First, they're convinced the FBI has something to hide. In the last 12 months, the bureau has, at various times, ignored, slow-walked, resisted and downright stonewalled congressional requests, not to mention subpoenas, for information on the Trump-Russia investigation.
Each time the bureau hunkered down, suspicion grew on Capitol Hill. The FBI seemed particularly reluctant to reveal to Congress not what Russians did, or what people in the Trump circle did, but what the bureau itself did.
When did the investigation start? How did it start? What measures did the FBI, its lawyers and its informants employ? Getting facts out of the FBI has been a long and arduous task.
First to cause serious suspicion was the Trump dossier. Eyebrows were raised when investigators learned that the FBI, at the height of the 2016 presidential campaign, offered to hire a former British spy who was collecting allegations about Trump and Russia.
House Intelligence Committee Chairman Rep. Devin Nunes pushed for information. Among other things, he learned that the former British spy, well-connected with the FBI, was paid by the Hillary Clinton campaign and the Democratic National Committee. That apparently did not matter to the bureau.
Then Nunes and others wondered: What did the bureau do with the sensational allegations in the dossier? That gave birth to the so-called "FISA abuse" investigation, when Republicans looked into whether the FBI used unverified allegations from the Trump dossier in proceedings before the Foreign Intelligence Surveillance Act court. It turned out the FBI did just that, to win a wiretap on Carter Page, who for a short time was a volunteer on candidate Trump's foreign policy advisory board.
Congressional investigators came away with the impression that the FBI was hiding something. It was.
Now, Congress is trying to get information about the informant(s) the FBI used in the Trump-Russia probe, and precisely what those informants did.
As part of that line of inquiry, investigators have discovered a number of instances in which Trump figures were approached, sometimes by people with FBI connections, with offers of derogatory information on Clinton. Each incident was before the FBI says it began the Trump-Russia investigation, code-named Crossfire Hurricane, on July 31, 2016.
Starting in late May or early June 2016, a Cambridge University professor named Stefan Halper, who was a longtime FBI informant, contacted Page, and also Trump campaign official Sam Clovis, and finally Trump volunteer adviser George Papadopoulos, seeking contacts and information on the campaign. The Daily Caller's Chuck Ross has reported that Halper "randomly asked Papadopoulos whether he knew about Democratic National Committee emails that had been hacked and leaked by Russians."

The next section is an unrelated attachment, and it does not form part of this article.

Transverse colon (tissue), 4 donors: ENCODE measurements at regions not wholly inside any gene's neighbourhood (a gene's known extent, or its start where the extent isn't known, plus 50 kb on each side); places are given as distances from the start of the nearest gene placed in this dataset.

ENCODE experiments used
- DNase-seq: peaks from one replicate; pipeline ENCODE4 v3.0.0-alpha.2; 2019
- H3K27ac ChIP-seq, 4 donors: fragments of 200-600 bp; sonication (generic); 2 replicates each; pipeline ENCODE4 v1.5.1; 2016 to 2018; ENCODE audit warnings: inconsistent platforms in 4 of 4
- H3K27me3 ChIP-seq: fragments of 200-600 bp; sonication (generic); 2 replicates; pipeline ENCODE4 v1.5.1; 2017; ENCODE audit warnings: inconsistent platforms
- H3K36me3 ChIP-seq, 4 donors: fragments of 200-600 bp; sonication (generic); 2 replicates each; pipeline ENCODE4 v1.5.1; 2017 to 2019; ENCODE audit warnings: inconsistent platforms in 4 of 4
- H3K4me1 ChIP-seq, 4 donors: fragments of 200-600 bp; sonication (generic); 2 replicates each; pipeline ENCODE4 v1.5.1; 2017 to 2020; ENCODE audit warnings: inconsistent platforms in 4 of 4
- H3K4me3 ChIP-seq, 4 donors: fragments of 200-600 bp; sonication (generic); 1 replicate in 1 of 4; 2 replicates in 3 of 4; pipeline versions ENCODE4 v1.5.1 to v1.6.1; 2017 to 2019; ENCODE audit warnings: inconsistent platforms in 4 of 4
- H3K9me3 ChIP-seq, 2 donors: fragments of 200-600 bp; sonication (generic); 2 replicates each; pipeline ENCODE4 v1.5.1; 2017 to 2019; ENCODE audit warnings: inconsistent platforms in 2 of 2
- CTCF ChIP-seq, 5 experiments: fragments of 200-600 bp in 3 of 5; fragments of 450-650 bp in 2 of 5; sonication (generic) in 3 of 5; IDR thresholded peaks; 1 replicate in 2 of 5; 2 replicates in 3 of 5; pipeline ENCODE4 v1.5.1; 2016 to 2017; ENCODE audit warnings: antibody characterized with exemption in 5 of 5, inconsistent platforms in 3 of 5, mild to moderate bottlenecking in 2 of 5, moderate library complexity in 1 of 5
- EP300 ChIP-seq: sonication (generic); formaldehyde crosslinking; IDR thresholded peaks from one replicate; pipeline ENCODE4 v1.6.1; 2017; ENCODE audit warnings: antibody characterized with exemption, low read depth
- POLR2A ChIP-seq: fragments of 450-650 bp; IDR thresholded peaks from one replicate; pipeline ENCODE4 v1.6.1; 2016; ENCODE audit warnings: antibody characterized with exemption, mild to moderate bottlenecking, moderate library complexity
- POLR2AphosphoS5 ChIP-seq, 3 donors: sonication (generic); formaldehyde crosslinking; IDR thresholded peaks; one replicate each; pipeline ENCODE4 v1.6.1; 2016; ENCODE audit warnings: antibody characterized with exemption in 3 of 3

In early June 2016, a Russian lawyer who was working closely with the opposition research firm Fusion GPS, which had commissioned the Trump dossier, asked for and received a meeting with top Trump campaign officials, including Donald Trump Jr., by promising dirt on Clinton. The meeting came to nothing.
In late May 2016, a Russian who had apparently been an FBI informant for years contacted an associate of Trump campaign official Michael Caputo, and later met with Trump figure Roger Stone, reportedly offering dirt on Hillary Clinton. Stone told The Washington Post the Russian asked for $2 million, and the meeting went nowhere. The Russian said he was not working for the FBI when he met Stone.
Stone has on a variety of occasions denied he met with any Russians during the campaign -- so take that into account when considering his credibility. The problem for congressional investigators is that the probe has become a two-front battle: dealing with the untrustworthiness of some of the figures in the investigation, while also fighting the FBI to learn the basic facts of what happened.
Lawmakers would not be shocked that Roger Stone might lie to them. But they expect the FBI to be open and transparent with constitutionally empowered oversight committees. The bottom line is that some Republicans are wondering whether in the above instances, and perhaps others, someone actively tried to frame or entrap or set up Trump figures. And those Republicans wonder whether the FBI knew about it or played some sort of role in it.
In short, there is suspicion that the FBI might have abused its tremendous powers in a highly politicized investigation undertaken in the middle of a presidential campaign.
The suspicions are behind the House move to force the FBI to give up information. Last Friday evening, top House lawmakers, including Speaker Paul Ryan, met with bureau and Justice Department officials to demand compliance with House subpoenas. They gave the FBI a tight deadline to produce the subpoenaed information or face serious retaliation, like contempt proceedings, from the House.
Some Republicans believe the FBI will, finally, comply. Maybe that will happen, and maybe it won't. But the only thing that can reduce suspicion in the current atmosphere is more openness.